On a day that saw the US Open affected by Hurricane Ida, there was no storm to weather on the court for Novak Djokovic after the world No 1 made straightforward progress into the third round and take another step closer to an historic calendar Grand Slam.
Djokovic, 34, cruised past 121st-ranked Dutchman Tallon Griekspoor 6-2, 6-3, 6-2 at Arthur Ashe Stadium to book a third-round date with 2014 US Open runner-up Kei Nishikori of Japan.
"I'm as motivated as ever to do well," Djokovic said. "I'm not the only player that wants to go deep in the tournament and put his hands on the trophy. I'm trying to be my best every day and let's see what happens."
Djokovic, who has won the Australian Open, Roland Garros, and Wimbledon titles this season, is chasing the first men's singles calendar Grand Slam since Rod Laver in 1969, and the Serb said the mental challenge was tougher than the physical one at this stage.
"Probably it's more mental and emotional, really," Djokovic said. "I don't mind being on the court a long time. I feel I have more chances in a best-of-five.
"It's more about handling everything that's happening off the court, all the expectations."
A fourth US Open crown would bring Djokovic his 21st career Grand Slam crown, giving him the men's all-time record, one more than the mark he now shares with Roger Federer and Rafael Nadal, both absent with injuries.
Nishikori made himself an obstacle in Djokovic's path to history by outlasting American Mackenzie McDonald 7-6, 6-3, 6-7, 2-6, 6-3, avenging a loss in last month's Washington Open semi-finals.
Djokovic has a 17-2 career record against Nishikori, who last beat the Serbian star in the 2014 US Open semi-finals. Since then, Djokovic has won 16 in a row, most recently in the Tokyo Olympic quarter-finals.
"Even though I had a bad record, I always try to be positive," Nishikori said. "I'm sure it's going to be tough one, but I do my best."
Attendance was off as New York struggled to recover from a deadly storm and flash flooding. Remnants of Hurricane Ida struck on Wednesday night and killed at least 41 people, triggering a rare state of emergency for the city, flooding subways and turning roads into rivers.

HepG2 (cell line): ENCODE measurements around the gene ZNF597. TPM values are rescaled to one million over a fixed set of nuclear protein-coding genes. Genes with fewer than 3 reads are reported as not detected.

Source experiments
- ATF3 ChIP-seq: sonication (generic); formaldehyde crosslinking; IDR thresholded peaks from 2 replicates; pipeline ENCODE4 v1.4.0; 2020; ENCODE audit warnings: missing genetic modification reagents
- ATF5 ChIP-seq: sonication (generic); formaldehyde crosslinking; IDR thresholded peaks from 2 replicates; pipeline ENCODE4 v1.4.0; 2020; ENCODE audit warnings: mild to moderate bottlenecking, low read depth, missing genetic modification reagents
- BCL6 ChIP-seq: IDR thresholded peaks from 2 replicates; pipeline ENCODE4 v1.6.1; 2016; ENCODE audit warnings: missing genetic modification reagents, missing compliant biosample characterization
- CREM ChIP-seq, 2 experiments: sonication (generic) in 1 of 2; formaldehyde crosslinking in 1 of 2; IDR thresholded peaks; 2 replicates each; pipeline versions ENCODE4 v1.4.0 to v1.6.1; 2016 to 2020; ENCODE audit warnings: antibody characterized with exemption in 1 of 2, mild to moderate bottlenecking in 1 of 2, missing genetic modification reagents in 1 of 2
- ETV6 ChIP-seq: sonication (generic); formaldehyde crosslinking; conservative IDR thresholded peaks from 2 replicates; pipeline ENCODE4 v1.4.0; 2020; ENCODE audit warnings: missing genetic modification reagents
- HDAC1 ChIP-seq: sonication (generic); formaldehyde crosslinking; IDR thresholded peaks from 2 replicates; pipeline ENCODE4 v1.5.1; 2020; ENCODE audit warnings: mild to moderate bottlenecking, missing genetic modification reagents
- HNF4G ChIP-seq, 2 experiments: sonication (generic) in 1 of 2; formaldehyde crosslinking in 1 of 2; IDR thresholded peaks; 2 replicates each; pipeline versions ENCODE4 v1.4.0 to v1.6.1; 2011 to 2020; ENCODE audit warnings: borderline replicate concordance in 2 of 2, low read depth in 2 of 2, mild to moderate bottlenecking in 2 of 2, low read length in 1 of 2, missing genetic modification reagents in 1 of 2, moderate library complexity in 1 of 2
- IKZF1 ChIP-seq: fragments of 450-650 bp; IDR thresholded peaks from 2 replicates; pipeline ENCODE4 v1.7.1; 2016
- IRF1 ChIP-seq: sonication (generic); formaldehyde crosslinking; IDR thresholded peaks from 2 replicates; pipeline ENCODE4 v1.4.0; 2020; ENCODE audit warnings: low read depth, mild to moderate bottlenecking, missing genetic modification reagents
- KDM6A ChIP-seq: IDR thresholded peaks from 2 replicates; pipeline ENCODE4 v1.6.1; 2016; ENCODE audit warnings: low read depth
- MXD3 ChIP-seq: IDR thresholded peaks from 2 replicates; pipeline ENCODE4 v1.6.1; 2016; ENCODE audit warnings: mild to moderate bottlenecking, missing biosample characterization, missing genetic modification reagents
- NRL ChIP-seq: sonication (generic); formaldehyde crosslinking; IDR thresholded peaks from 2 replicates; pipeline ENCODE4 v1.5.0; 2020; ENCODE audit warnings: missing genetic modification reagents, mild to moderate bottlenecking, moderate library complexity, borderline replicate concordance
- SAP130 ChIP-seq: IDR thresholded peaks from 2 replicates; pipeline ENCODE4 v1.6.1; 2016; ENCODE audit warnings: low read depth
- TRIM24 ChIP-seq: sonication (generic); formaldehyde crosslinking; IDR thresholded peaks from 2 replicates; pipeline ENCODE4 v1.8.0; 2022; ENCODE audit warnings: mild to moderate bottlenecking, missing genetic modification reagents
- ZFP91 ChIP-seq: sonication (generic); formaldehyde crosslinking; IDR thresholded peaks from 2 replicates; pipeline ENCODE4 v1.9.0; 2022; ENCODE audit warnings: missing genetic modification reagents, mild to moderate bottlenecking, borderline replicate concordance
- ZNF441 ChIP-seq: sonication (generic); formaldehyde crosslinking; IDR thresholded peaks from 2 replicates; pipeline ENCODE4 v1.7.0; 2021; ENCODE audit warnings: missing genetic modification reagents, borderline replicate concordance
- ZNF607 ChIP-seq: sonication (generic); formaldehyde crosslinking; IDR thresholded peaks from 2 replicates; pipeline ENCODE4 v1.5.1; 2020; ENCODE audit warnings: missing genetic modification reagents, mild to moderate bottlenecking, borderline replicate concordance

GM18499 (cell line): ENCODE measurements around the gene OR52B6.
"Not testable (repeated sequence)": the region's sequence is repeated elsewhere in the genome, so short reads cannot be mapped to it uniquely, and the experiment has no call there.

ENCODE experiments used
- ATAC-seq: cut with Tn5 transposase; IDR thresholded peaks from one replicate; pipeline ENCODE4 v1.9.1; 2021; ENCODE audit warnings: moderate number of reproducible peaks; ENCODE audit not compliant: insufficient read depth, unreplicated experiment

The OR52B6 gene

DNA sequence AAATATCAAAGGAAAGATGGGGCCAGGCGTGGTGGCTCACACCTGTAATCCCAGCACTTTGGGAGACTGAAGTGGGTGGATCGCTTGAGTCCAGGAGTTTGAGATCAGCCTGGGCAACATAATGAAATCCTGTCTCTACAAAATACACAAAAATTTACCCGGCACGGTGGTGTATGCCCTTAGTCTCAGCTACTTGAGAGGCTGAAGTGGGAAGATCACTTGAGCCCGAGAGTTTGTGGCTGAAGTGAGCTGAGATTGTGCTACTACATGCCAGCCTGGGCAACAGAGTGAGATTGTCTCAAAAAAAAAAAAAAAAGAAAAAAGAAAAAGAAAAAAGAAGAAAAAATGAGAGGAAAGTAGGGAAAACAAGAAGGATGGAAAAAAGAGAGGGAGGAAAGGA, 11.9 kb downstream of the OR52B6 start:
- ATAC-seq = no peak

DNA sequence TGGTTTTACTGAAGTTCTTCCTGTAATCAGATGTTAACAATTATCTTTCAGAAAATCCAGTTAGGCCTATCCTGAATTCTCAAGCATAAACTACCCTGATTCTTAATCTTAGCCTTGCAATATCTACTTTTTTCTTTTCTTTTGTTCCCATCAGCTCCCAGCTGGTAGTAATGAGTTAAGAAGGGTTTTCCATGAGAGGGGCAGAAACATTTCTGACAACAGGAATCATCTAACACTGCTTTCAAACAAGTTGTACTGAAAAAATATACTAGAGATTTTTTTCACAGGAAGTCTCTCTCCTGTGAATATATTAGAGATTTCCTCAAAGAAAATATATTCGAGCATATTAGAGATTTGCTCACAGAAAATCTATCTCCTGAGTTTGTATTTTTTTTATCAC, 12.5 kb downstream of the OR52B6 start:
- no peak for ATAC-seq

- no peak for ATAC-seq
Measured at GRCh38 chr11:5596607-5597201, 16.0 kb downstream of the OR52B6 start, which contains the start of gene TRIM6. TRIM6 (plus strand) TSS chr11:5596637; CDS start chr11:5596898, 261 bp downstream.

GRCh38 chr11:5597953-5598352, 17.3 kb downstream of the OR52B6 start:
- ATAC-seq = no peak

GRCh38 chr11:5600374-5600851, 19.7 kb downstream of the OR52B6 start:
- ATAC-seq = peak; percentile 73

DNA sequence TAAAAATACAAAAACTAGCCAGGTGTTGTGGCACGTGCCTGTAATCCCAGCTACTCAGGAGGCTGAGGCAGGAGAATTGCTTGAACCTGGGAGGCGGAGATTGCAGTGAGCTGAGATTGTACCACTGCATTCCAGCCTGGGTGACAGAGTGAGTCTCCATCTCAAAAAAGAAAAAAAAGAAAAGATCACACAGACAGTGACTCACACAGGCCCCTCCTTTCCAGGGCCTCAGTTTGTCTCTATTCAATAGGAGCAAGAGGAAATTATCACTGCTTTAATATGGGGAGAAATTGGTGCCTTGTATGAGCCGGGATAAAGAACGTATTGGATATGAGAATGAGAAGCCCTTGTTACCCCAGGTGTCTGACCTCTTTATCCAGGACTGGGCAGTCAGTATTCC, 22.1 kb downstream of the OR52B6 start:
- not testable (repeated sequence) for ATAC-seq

High water that flooded US Open plazas had drained away and wind-scattered furniture was replaced for Thursday. Swamped Louis Armstrong Stadium hosted Thursday morning practice.
Barty and Zverev advance
With abandoned cars scattered across streets near the National Tennis Center and many highways shut down, fewer spectators than normal saw Tokyo Olympic champion Alexander Zverev and top-ranked Ashleigh Barty roll into the third round.
Australian Barty dispatched Danish teen Clara Tauson 6-1, 7-5 and German fourth seed Zverev thrashed 33rd-ranked Spanish left-hander Albert Ramos-Vinolas 6-1, 6-0, 6-3.
"It was pretty devastating last night," Barty, 25, said. "It was quite a wild storm. It did wreak some havoc."
Reigning Wimbledon champion Barty, seeking her third Grand Slam title, next plays American Shelby Rogers as she chases a sixth trophy of the year and first US Open quarter-finals spot.
Zverev, last year's US Open runner-up and a champion two weeks ago at Cincinnati, took only 74 minutes to advance.
"It's great that I'm through in three sets and just over an hour," Zverev, 24, said. "I will need that energy. I'll need that power I have for further matches. I'm happy I only lost four games."
German Oscar Otte, ranked 144th, became the fifth men's qualifier to reach the third round by defeating 92nd-ranked American Denis Kudla 6-4, 6-4, 6-2.
There haven't been so many qualifiers so deep at any Slam since six at the 2011 French Open and not at the US Open since five made it in 1984.